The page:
It can feel like you’re abandoning your lover, or that she is abandoning you. The scythe hurts. Even if no one has done the abandoning – it’s just happened as a part of natural life cycles – the leaving, the ending happened on its own through no intention or fault.  But the ending process MUST be completely experienced. There IS a period at the end of the last sentence of a life chapter.
Let us not forget: real love never dies. The story ends, but not the love, nor the gratitude. No matter the external changes in circumstances, in loyalties, in the love we shared with a person, a place, a time of life – the love will endure. It is a flower in the heart. The tears water the new seeds of growth which shall bear  springtime blossoms. We are rich. And it is beautiful.

Can’t you see the tears roll down the street?
~ Blues standard (Elmore James)

Saturday, March 9, 2013

Heal the Body: Ayurveda in Rishikesh

Dhanvantari, incarnation of Krishna and Lord of Ayurveda

Hello friends, from Rishikesh, near the headwaters of the holy river Ganges at the base of the mountains of the northern India state of Uttarakhand. Known to be a hotspot for yoga and spirituality, Rishikesh has become much too busy for my tastes these days, yet I still come here to imbibe in the wonderful energy of the Ganga, see old friends and bask in the splendor of the foothills and greenery. It’s only five hours by train from Delhi, so it’s worth the trip if you’re in this corner of the subcontinent.

Dr Shree and Remadevi,wife & clinic manager
The main reason for my visit this time is to see my ayurvedic physician, Dr. Srinarayan Kurup, known as Dr. Shree by his clients. Last August during monsoon season, I underwent an intense panchakarma “cure” under his care. (“Panch” means five in Hindi/Sanskrit - there are five typical therapies involved in a treatment; “karma” here means action.)

My first panchakarma was amazingly effective; I cleared out skin issues and rebalanced my system with the help of abhyanga oil massages, potli (pounding with rice packs and oils), shirodara (oil dripped on the forehead to calm the mind), and ghee medicinal treatments (ghee is clarified butter), among others. It’s not an easy process: one must commit to a minimum of seven days for good results (ideally 16-28 days, but Dr. Shree will work with one’s time and budget).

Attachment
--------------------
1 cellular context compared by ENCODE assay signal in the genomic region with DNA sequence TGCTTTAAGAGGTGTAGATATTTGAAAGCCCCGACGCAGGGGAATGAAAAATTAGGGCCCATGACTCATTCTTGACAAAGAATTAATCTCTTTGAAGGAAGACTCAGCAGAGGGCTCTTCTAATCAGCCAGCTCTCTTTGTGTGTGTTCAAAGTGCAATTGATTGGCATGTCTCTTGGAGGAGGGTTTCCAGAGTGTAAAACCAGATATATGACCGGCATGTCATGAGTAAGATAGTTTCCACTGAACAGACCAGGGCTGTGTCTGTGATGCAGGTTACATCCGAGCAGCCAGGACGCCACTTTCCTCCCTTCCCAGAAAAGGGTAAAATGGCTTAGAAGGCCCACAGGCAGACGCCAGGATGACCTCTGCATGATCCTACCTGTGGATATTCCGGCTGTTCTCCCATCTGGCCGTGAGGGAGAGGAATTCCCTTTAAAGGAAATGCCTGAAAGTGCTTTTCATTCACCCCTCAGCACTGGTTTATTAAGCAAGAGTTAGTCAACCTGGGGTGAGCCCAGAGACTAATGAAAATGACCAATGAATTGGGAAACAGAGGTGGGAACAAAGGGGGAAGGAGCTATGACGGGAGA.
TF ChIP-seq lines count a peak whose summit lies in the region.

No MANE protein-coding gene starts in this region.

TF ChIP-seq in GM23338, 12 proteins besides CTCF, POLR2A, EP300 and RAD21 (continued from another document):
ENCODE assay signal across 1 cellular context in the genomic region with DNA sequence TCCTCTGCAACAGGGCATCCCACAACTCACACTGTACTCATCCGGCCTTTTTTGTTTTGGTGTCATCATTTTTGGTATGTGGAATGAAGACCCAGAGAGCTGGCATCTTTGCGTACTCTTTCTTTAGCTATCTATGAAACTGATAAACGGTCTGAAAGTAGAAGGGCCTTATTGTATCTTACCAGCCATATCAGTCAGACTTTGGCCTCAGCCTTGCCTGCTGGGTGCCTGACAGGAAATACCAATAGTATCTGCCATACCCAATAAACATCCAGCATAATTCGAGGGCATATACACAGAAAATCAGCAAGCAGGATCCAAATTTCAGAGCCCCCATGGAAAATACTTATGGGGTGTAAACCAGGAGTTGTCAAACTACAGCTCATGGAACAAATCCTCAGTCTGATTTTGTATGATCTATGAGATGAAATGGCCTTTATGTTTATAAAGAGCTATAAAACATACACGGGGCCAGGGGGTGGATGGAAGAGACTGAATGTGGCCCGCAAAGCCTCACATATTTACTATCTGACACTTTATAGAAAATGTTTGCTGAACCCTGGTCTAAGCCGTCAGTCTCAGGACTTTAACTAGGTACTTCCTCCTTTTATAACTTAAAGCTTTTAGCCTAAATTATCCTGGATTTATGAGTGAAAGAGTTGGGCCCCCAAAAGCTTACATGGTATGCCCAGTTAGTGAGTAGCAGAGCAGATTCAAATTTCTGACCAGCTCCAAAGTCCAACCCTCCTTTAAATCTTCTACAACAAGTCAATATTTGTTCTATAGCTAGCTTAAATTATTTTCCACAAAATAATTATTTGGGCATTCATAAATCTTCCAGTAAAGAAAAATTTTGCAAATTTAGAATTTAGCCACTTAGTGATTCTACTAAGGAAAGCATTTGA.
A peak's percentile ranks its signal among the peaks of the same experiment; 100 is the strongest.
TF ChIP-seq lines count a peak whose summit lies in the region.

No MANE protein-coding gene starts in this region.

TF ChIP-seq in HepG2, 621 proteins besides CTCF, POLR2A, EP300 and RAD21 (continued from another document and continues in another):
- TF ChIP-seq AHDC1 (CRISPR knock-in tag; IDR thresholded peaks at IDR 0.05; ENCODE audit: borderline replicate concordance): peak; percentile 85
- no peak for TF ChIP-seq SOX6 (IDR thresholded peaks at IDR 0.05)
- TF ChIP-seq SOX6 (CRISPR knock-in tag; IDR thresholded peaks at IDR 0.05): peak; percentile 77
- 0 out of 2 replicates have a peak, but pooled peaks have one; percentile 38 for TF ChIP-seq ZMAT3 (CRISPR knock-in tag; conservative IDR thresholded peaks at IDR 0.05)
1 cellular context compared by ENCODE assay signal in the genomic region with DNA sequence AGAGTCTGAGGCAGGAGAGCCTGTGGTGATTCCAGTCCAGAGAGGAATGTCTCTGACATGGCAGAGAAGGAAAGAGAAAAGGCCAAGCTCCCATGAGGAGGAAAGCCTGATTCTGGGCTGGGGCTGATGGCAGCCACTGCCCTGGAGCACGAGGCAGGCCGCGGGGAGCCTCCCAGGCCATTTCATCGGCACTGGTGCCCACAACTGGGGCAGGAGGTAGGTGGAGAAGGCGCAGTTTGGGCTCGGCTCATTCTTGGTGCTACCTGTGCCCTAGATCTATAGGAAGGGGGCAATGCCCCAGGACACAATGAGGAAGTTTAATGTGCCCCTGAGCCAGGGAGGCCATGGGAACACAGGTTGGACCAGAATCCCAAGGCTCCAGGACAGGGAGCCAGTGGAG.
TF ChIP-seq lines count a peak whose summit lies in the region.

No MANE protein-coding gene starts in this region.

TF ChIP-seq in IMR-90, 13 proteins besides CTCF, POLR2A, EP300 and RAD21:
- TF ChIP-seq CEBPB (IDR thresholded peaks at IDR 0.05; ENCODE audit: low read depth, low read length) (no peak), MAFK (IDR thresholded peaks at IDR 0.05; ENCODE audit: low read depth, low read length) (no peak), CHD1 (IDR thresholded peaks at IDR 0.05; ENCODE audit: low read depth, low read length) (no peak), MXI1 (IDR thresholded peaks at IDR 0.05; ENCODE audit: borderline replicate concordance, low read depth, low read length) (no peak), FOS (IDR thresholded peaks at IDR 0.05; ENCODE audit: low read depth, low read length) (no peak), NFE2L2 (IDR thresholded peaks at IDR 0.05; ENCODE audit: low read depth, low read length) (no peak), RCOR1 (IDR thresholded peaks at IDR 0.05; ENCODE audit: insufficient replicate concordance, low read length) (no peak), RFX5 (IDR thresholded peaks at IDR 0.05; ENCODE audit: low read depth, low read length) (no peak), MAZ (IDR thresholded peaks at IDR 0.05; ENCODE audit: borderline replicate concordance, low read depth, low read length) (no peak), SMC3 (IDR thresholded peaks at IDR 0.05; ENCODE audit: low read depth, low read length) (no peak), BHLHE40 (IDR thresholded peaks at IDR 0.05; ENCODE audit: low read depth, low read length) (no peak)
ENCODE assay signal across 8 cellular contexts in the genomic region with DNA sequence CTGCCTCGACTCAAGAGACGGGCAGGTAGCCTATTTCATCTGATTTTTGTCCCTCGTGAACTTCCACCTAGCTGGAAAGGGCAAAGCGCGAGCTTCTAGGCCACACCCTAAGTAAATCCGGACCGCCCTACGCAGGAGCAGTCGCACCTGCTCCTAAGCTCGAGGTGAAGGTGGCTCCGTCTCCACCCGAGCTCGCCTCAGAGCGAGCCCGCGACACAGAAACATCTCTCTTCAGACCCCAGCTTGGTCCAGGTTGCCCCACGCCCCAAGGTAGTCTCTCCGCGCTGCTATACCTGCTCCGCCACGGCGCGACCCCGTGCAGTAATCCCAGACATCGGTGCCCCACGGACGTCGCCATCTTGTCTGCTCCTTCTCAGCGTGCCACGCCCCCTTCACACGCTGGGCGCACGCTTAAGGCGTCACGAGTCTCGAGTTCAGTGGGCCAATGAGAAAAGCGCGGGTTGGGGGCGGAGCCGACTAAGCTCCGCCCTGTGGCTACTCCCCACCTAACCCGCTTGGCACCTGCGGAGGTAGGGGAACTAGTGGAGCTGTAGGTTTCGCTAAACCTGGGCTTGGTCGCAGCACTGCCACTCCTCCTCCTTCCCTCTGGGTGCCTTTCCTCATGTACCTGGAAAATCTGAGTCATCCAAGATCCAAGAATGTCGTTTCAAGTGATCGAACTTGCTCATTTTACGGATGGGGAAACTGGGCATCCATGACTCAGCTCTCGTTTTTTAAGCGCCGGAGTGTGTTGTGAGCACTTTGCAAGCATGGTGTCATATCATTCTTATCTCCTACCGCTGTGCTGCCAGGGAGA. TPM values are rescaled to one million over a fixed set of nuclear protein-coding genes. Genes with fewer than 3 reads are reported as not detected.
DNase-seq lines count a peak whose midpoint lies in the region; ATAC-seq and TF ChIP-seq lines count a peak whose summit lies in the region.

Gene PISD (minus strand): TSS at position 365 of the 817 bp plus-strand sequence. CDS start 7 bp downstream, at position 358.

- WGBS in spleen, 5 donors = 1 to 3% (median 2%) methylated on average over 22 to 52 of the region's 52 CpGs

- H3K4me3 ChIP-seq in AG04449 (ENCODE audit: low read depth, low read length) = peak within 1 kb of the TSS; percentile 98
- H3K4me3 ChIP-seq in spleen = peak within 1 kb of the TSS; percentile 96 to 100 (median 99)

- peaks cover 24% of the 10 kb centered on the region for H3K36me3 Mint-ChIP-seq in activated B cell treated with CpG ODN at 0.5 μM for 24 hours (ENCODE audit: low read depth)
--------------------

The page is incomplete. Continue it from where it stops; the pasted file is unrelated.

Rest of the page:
I came to respect Dr. Shree, who hails from Kerala (the southwest corner of India – lush and green and known for ayurveda), because I trust him. There are thousands of ayurvedic physicians in India. Many are very good, some are excellent. But not all of them can diagnose a foreign patient with a non-judgmental attitude and understanding that we, well – we live differently in U.S. and Europe. We eat, drink, exercise, relate, and entertain ourselves differently. We would not fit into a typical Indian lifestyle, and therefore, we need different analyses when addressing our health care needs. When I met Dr. Shree, I intuitively felt he was hearing me. Not only was his English excellent, he’d lived and worked abroad and been exposed to many foreigners over the years. When I pushed back on something that traditional ayurveda advises as a lifestyle change but that I know I wouldn’t realistically adhere to, Dr. Shri would make accommodations and adjust the treatment plan accordingly.

Dr. Shree's lovely wife, Remadevi, is the manager of the clinic. She also comes from an ayurvedic physician's family in Kerala. The two of them make a great team, making their clients feel welcome and facilitating a plan that works for everyone.

I have come to love ayurveda – a holistic system of health care and well being based on a unique understanding of body, mind, and soul. I find it fascinating that one major stipulation of ayurvedic medicine is, if it's not worthy of going INSIDE the body (i.e. edible), it should not be put EXTERNALLY on the body either. In other words, if you can't eat it, you shouldn't rub it on your skin!

Ayurvedic humors
Many of us have heard of the three “doshas” or body types, of ayurveda: Pitta (fire/water), Vata (air/ether) and Kapha (water/earth). It is necessary to get ones pulse diagnosed by a qualified ayurvedic practitioner, and then start to learn the best way to balance that body type.